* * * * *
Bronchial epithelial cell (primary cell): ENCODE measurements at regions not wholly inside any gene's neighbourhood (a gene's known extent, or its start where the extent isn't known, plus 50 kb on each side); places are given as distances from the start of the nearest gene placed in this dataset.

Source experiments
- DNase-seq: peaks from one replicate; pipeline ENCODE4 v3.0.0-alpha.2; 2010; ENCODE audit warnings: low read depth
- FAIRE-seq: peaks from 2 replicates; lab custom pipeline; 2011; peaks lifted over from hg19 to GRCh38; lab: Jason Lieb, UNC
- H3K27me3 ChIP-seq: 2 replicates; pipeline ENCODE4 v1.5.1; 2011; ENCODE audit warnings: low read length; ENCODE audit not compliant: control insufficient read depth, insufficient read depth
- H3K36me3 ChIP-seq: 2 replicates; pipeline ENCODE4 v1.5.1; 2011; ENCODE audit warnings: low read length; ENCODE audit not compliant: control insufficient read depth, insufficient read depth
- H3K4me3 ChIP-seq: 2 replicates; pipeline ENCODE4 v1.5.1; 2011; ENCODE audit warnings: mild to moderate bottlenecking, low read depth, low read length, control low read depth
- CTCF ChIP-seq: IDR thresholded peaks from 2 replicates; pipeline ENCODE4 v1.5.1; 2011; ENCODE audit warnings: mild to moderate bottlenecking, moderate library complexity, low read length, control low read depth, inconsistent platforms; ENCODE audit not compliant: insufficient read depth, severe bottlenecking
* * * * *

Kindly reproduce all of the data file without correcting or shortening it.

Bronchial epithelial cell (primary cell): ENCODE measurements at regions not wholly inside any gene's neighbourhood (a gene's known extent, or its start where the extent isn't known, plus 50 kb on each side); places are given as distances from the start of the nearest gene placed in this dataset.

Source experiments
- DNase-seq: peaks from one replicate; pipeline ENCODE4 v3.0.0-alpha.2; 2010; ENCODE audit warnings: low read depth
- FAIRE-seq: peaks from 2 replicates; lab custom pipeline; 2011; peaks lifted over from hg19 to GRCh38; lab: Jason Lieb, UNC
- H3K27me3 ChIP-seq: 2 replicates; pipeline ENCODE4 v1.5.1; 2011; ENCODE audit warnings: low read length; ENCODE audit not compliant: control insufficient read depth, insufficient read depth
- H3K36me3 ChIP-seq: 2 replicates; pipeline ENCODE4 v1.5.1; 2011; ENCODE audit warnings: low read length; ENCODE audit not compliant: control insufficient read depth, insufficient read depth
- H3K4me3 ChIP-seq: 2 replicates; pipeline ENCODE4 v1.5.1; 2011; ENCODE audit warnings: mild to moderate bottlenecking, low read depth, low read length, control low read depth
- CTCF ChIP-seq: IDR thresholded peaks from 2 replicates; pipeline ENCODE4 v1.5.1; 2011; ENCODE audit warnings: mild to moderate bottlenecking, moderate library complexity, low read length, control low read depth, inconsistent platforms; ENCODE audit not compliant: insufficient read depth, severe bottlenecking